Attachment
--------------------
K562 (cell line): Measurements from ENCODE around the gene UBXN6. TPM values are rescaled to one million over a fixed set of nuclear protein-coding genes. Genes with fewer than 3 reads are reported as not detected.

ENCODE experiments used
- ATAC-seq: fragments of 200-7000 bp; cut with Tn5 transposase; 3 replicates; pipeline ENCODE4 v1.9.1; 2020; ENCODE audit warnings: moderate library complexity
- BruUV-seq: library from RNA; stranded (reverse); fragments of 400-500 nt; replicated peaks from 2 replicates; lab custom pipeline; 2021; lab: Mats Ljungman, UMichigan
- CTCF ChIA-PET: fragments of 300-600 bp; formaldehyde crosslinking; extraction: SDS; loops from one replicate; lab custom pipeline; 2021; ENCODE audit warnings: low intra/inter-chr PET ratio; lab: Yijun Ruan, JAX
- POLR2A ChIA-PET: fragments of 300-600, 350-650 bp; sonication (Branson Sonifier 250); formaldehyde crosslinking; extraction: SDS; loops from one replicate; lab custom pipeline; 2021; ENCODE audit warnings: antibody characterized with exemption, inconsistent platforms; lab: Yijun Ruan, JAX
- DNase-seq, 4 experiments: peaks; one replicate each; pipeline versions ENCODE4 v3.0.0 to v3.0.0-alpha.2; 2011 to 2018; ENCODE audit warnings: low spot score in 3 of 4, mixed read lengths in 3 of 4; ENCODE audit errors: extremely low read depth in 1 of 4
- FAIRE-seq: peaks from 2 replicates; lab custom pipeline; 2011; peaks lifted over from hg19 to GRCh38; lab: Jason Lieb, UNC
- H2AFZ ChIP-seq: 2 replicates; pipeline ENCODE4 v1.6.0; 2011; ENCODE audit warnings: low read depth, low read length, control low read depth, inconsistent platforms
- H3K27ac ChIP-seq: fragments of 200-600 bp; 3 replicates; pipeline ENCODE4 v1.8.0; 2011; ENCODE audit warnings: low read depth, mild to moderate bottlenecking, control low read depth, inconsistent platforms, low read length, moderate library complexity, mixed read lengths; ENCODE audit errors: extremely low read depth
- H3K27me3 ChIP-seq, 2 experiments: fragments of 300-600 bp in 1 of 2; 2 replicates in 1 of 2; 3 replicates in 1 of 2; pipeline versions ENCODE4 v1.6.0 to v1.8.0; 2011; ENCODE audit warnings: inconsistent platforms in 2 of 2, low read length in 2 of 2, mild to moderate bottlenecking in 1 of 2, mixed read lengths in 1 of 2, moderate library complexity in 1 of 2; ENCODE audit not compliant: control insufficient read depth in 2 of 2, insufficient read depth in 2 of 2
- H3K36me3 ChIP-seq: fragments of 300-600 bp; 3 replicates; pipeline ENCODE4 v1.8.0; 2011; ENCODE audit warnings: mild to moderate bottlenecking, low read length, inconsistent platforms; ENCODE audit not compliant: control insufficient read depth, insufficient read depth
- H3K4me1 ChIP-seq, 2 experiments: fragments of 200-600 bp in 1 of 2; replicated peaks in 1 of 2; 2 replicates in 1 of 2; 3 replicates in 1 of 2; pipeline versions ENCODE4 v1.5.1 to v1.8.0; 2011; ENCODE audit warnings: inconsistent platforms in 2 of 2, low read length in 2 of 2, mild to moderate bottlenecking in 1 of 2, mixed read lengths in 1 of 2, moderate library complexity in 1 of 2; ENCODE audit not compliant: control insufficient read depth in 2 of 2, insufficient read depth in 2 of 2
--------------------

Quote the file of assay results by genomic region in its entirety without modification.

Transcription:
K562 (cell line): Measurements from ENCODE around the gene UBXN6. TPM values are rescaled to one million over a fixed set of nuclear protein-coding genes. Genes with fewer than 3 reads are reported as not detected.

ENCODE experiments used
- ATAC-seq: fragments of 200-7000 bp; cut with Tn5 transposase; 3 replicates; pipeline ENCODE4 v1.9.1; 2020; ENCODE audit warnings: moderate library complexity
- BruUV-seq: library from RNA; stranded (reverse); fragments of 400-500 nt; replicated peaks from 2 replicates; lab custom pipeline; 2021; lab: Mats Ljungman, UMichigan
- CTCF ChIA-PET: fragments of 300-600 bp; formaldehyde crosslinking; extraction: SDS; loops from one replicate; lab custom pipeline; 2021; ENCODE audit warnings: low intra/inter-chr PET ratio; lab: Yijun Ruan, JAX
- POLR2A ChIA-PET: fragments of 300-600, 350-650 bp; sonication (Branson Sonifier 250); formaldehyde crosslinking; extraction: SDS; loops from one replicate; lab custom pipeline; 2021; ENCODE audit warnings: antibody characterized with exemption, inconsistent platforms; lab: Yijun Ruan, JAX
- DNase-seq, 4 experiments: peaks; one replicate each; pipeline versions ENCODE4 v3.0.0 to v3.0.0-alpha.2; 2011 to 2018; ENCODE audit warnings: low spot score in 3 of 4, mixed read lengths in 3 of 4; ENCODE audit errors: extremely low read depth in 1 of 4
- FAIRE-seq: peaks from 2 replicates; lab custom pipeline; 2011; peaks lifted over from hg19 to GRCh38; lab: Jason Lieb, UNC
- H2AFZ ChIP-seq: 2 replicates; pipeline ENCODE4 v1.6.0; 2011; ENCODE audit warnings: low read depth, low read length, control low read depth, inconsistent platforms
- H3K27ac ChIP-seq: fragments of 200-600 bp; 3 replicates; pipeline ENCODE4 v1.8.0; 2011; ENCODE audit warnings: low read depth, mild to moderate bottlenecking, control low read depth, inconsistent platforms, low read length, moderate library complexity, mixed read lengths; ENCODE audit errors: extremely low read depth
- H3K27me3 ChIP-seq, 2 experiments: fragments of 300-600 bp in 1 of 2; 2 replicates in 1 of 2; 3 replicates in 1 of 2; pipeline versions ENCODE4 v1.6.0 to v1.8.0; 2011; ENCODE audit warnings: inconsistent platforms in 2 of 2, low read length in 2 of 2, mild to moderate bottlenecking in 1 of 2, mixed read lengths in 1 of 2, moderate library complexity in 1 of 2; ENCODE audit not compliant: control insufficient read depth in 2 of 2, insufficient read depth in 2 of 2
- H3K36me3 ChIP-seq: fragments of 300-600 bp; 3 replicates; pipeline ENCODE4 v1.8.0; 2011; ENCODE audit warnings: mild to moderate bottlenecking, low read length, inconsistent platforms; ENCODE audit not compliant: control insufficient read depth, insufficient read depth
- H3K4me1 ChIP-seq, 2 experiments: fragments of 200-600 bp in 1 of 2; replicated peaks in 1 of 2; 2 replicates in 1 of 2; 3 replicates in 1 of 2; pipeline versions ENCODE4 v1.5.1 to v1.8.0; 2011; ENCODE audit warnings: inconsistent platforms in 2 of 2, low read length in 2 of 2, mild to moderate bottlenecking in 1 of 2, mixed read lengths in 1 of 2, moderate library complexity in 1 of 2; ENCODE audit not compliant: control insufficient read depth in 2 of 2, insufficient read depth in 2 of 2